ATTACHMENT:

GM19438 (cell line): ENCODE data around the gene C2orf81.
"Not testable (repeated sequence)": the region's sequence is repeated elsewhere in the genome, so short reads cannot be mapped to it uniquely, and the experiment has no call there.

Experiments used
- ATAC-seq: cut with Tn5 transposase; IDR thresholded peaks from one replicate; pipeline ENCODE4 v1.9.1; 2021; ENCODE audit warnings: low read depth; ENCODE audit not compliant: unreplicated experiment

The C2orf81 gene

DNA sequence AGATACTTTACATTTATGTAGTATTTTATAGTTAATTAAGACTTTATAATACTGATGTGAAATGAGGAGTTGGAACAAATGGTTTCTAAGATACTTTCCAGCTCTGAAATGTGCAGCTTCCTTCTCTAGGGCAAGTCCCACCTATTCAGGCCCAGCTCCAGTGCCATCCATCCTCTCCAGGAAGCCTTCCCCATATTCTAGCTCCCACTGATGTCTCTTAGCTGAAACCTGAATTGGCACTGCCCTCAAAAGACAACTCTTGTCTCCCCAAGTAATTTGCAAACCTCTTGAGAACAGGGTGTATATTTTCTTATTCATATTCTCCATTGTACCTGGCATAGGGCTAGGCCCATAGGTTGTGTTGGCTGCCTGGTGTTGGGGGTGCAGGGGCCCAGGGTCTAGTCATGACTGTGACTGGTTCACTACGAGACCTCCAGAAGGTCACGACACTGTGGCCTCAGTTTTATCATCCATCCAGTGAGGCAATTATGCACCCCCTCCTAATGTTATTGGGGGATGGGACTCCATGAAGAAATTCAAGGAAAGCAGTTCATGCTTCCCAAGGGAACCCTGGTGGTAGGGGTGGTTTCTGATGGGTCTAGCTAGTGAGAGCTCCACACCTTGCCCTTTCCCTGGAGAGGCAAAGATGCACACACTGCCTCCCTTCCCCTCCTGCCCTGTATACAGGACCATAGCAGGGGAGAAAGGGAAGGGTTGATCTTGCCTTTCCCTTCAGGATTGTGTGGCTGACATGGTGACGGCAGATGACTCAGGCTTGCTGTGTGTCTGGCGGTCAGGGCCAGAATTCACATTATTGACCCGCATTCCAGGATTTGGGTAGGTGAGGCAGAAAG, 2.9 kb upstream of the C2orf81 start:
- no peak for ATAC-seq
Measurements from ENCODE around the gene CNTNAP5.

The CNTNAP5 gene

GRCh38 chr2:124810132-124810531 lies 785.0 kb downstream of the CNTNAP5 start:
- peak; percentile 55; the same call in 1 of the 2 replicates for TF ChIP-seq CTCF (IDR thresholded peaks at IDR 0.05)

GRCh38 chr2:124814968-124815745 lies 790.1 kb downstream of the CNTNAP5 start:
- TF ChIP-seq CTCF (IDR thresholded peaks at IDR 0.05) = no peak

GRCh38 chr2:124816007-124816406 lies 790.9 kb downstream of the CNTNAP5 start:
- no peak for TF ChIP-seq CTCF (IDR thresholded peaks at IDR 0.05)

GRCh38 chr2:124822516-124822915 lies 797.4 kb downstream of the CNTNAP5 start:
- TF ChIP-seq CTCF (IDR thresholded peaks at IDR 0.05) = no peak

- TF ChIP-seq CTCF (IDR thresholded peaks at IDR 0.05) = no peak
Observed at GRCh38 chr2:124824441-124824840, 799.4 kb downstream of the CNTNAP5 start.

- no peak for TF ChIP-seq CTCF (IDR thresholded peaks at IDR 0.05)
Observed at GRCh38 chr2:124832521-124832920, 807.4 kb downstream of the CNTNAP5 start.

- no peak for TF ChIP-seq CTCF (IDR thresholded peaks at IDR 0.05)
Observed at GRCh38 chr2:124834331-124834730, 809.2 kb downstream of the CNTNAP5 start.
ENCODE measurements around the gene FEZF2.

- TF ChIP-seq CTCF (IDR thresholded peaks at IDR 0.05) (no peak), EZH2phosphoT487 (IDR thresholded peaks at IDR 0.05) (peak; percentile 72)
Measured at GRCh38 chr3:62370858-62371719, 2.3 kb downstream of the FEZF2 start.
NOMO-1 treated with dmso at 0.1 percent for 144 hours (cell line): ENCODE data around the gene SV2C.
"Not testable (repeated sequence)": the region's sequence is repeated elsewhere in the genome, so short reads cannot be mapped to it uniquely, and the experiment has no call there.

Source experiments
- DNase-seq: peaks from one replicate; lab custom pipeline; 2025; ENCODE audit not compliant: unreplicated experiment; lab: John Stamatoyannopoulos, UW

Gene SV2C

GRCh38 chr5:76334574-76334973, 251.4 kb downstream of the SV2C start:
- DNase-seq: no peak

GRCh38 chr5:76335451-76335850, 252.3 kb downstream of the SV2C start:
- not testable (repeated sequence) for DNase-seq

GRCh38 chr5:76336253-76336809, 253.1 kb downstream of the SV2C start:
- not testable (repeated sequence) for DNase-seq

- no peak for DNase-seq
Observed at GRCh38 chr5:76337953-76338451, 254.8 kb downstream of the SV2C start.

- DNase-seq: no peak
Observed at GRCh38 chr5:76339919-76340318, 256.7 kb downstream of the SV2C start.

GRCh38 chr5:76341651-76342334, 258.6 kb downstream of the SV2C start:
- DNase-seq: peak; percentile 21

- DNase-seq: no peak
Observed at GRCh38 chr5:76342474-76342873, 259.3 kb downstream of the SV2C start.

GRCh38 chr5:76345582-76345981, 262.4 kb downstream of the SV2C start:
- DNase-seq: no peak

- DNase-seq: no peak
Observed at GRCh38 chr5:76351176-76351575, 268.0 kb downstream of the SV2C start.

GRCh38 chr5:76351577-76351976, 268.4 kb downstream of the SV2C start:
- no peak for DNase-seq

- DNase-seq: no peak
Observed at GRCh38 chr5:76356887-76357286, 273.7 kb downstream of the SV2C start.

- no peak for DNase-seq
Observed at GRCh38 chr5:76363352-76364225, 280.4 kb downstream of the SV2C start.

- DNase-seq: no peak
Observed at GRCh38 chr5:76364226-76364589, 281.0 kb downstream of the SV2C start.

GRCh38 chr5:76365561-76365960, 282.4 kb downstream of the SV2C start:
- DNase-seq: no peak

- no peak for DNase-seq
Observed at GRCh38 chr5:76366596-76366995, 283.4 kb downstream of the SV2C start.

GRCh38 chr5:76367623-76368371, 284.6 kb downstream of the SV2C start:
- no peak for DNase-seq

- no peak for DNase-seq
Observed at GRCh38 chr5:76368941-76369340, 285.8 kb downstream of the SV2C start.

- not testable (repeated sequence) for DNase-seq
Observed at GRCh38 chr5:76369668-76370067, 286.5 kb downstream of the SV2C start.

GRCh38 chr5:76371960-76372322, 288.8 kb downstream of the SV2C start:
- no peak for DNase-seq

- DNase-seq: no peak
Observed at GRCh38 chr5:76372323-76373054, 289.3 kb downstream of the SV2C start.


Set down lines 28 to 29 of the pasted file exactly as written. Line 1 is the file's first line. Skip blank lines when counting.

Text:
"Not testable (repeated sequence)": the region's sequence is repeated elsewhere in the genome, so short reads cannot be mapped to it uniquely, and the experiment has no call there.

Source experiments